I use my Olympus E-M5 since May 2012 and am very, very, very happy with it. It’s small, has a nice quality feel to it, it’s very responsive, and I just love the image stabilisation as well as the AF system that – for my kind of shooting – proved to be very fast and really ultra accurate.
Having owned several 35 mm DSLR cameras before, however, there is a decline in image quality when you go for a 4x smaller sensor size. I knew this when I bought the camera but figured that the new Sony sensor inside the E-M5 would be plenty good for my needs. Yes, this proved right! It’s good for huge prints, no question, and it also does amazingly well in low light situations.
What I did not really foresee, however, is the lack of high quality lenses. Now everyone will tell you – get the Olympus 12/2, the Panasonic 20/1.7 and/or 25/1.4 and the Olympus 45/1.8 and you’ll be in lens heaven. After having used all these four lenses, all I can say that I did not feel this way. The 12/2 and 25/1.4 – at least my samples – did not thrill me at all. I love the 12/2 mechanics, but found the optical quality to be vastly over-rated. Anyway, I’m not the super-wide-angle kind of guy so I can easily do without a 12mm or similar lens at all.
I kept the 20/1.7 because it was better at f/1.7 or f/2 than my 25/1.4. Also, frankly, I found the little bit less depth-of-field that the 25/1.4 offers to be a total non-issue. The 20/1.7 is really hot for what it is and I love using it, but it’s still not exactly a high-quality lens. The 25/1.4, however, in my book is just a somewhat overpriced lens that does not offer anything special, and I would always chose either the 20/1.7 or the manual focus Voigtländer or SLR Magic 25/0.95 over it.
The only lens on the E-M5 so far that is really capable of giving 100% the kind of optical quality I like, is the 45/1.8. (Some of the Voigtländer or even SLR Magic lenses might be just as good, but of course, they’re all manual focus.) But I’ve experienced some sample variation with the 45/1.8s. Again, it’s a hot lens in its price range, but at some point, I’d really love to have a set of lenses I really can count on, for a longer time of heavy use. I think the E-M5 deserves this!
Enter Photokina 2012. Some really nice new Micro Four Thirds prime lenses were announced – yay! First in the list is the new 17/1.8. Olympus only had a not approved prototype at the show, so they would let us try this lens but not take any pictures with it. The lens is really small – a bit smaller than the 12/2 – and also has that “snapshot” focussing feature of the 12/2 as well as the outer metal lens barrel. (I have absolutely no idea if the mechanics in the inside of these lenses are also made from metal.)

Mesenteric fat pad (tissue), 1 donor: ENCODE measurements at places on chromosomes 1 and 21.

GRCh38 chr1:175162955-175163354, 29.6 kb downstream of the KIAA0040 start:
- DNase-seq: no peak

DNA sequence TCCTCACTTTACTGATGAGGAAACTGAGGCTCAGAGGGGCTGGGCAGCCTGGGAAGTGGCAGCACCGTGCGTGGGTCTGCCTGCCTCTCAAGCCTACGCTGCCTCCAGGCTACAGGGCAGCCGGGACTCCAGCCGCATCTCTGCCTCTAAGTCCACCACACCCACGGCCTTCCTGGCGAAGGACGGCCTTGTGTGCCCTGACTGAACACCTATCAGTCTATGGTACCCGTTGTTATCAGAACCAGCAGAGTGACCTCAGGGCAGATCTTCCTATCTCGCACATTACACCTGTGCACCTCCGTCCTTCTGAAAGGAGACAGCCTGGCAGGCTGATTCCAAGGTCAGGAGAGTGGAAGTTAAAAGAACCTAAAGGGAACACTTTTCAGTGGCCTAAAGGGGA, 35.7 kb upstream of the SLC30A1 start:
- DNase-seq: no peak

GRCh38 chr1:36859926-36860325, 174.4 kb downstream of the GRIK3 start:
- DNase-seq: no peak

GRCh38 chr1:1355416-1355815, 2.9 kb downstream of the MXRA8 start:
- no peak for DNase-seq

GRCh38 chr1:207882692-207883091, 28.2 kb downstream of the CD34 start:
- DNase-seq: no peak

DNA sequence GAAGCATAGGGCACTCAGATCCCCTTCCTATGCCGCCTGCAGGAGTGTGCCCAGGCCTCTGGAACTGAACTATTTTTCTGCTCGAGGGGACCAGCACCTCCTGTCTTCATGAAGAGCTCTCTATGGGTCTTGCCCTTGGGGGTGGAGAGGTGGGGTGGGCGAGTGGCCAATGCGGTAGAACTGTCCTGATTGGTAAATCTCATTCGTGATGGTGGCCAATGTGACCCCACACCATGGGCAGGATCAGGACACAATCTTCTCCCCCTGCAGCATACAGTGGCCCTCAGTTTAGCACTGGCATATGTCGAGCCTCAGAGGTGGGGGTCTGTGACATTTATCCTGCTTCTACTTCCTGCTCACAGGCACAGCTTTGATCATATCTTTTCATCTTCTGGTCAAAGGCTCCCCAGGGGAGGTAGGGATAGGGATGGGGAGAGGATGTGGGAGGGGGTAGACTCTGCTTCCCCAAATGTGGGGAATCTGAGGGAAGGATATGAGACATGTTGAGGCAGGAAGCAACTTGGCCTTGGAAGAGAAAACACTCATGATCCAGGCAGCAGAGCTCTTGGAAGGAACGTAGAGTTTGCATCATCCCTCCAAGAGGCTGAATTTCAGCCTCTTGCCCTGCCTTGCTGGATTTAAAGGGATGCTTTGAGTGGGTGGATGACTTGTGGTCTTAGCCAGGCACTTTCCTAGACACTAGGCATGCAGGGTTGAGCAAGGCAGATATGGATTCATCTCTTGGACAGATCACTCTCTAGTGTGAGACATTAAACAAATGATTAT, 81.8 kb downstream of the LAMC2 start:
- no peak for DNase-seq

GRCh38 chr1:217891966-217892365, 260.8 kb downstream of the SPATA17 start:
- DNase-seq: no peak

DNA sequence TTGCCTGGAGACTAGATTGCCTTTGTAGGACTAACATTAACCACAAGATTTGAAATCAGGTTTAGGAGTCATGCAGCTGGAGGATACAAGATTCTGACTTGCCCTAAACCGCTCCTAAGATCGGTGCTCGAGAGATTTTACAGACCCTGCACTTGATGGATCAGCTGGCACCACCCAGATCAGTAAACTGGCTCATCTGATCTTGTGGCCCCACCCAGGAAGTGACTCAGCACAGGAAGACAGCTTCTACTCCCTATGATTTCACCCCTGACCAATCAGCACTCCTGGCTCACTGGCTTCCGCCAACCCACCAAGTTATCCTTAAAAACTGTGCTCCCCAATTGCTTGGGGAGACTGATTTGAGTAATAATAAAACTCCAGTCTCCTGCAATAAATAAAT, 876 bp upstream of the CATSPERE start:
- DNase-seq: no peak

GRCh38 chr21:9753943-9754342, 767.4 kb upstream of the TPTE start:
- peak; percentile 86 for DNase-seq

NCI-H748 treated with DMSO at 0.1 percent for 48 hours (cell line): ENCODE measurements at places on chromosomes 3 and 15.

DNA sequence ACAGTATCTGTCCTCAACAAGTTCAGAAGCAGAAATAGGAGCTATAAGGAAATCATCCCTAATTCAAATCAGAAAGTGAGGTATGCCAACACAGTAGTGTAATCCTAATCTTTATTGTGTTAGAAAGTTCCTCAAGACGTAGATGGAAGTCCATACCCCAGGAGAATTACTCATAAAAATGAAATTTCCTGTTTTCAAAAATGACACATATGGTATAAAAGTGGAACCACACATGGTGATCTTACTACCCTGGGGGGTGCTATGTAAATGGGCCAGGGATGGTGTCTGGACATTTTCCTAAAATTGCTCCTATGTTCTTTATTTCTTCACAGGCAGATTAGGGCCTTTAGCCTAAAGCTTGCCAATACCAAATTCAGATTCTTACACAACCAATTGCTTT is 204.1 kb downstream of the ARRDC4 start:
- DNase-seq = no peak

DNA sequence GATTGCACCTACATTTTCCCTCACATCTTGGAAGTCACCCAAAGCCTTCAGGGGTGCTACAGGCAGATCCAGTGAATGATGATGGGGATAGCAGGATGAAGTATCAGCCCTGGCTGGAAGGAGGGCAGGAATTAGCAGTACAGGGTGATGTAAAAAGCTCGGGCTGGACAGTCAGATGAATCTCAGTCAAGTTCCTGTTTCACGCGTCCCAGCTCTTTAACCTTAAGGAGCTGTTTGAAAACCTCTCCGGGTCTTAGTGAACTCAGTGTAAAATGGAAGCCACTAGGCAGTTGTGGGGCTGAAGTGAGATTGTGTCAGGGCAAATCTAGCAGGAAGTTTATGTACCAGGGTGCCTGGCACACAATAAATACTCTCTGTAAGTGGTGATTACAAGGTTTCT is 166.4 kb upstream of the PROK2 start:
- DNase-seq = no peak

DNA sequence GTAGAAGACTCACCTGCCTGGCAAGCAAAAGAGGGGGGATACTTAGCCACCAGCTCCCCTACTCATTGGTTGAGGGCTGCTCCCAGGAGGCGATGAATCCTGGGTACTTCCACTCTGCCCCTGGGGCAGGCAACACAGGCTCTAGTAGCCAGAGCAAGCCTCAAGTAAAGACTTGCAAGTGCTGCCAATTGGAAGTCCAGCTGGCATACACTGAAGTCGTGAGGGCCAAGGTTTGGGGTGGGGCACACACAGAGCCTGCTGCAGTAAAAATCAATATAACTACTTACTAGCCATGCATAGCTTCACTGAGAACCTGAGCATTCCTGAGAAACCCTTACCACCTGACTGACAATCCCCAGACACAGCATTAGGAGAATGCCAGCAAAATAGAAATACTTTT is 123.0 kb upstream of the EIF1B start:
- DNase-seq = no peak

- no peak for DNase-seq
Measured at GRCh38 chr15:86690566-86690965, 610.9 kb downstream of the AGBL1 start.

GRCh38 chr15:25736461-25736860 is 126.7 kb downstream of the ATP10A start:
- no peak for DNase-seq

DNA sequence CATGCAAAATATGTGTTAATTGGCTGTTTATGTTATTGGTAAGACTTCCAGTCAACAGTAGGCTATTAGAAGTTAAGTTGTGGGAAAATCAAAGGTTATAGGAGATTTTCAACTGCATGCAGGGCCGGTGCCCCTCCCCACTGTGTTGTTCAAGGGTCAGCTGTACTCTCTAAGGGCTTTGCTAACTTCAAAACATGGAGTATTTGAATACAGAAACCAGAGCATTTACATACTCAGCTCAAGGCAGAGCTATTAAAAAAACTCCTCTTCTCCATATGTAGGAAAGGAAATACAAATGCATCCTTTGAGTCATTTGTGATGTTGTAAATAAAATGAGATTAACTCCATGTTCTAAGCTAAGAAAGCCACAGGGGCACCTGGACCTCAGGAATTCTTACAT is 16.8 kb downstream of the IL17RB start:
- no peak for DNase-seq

The 17/1.8 would offer the field of view of a classic 35mm wideangle on 35mm film. I love that. Apart from telephoto and macro, a 35 really is the only lens I need, no super wide angles, no standard zooms, no nothing. In contrast to a super-fast 35/1.2 or 35/1.4 lens in film days, this 17/1.8 will not give the same portrait style shots with very shallow depth-of-field. But we knew that when we decided on a Micro Four Thirds camera instead of a 35mm DSLR, didn’t we!
Due to the similar specifications, the Olympus 17/1.8 will be compared to the Panasonic 20/1.7 a lot. I said that I do really like the performance of the Panasonic 20/1.7 at open aperture and that it’s a very great lens for its intended purpose. But when you stop it down and try to take typical landscape shots during daylight, it’s not good enough for demanding users. I hope that the Olympus 17/1.8 will be better than the Panasonic – otherwise, obviously, there would be no real reason to get it.
Olympus 60/2.8 Macro
Olympus did recently introduce the 75/1.8, apparently a real high quality lens with optics that match or exceed the 45/1.8, and higher-quality mechanics similar to the 12/2. Anyway, in this focal length range, my main interest leans more towards a macro lens so, heading to the Olympus stand at the Photokina, I was much more curious about the new 60/2.8 Macro instead.
All I can say so far is that the 60/2.8 Macro seems to be a marvel of optics. The first reviews appearing on other blogs and websites suggest this. I don’t like “testing” lenses on a trade show. It’s loud and crowded there, you are not familiar with the new gear, and it’s all too easy to get bad and blurry results and come to false conclusions. But in this case, I took just three shots with the 60/2.8 on my E-M5 at the Photokina, all three at open aperture, and every single shot came out absolutely perfect, right down to 100% pixel peeping of the developed RAW files. That’s the performance I like and want on all my lenses!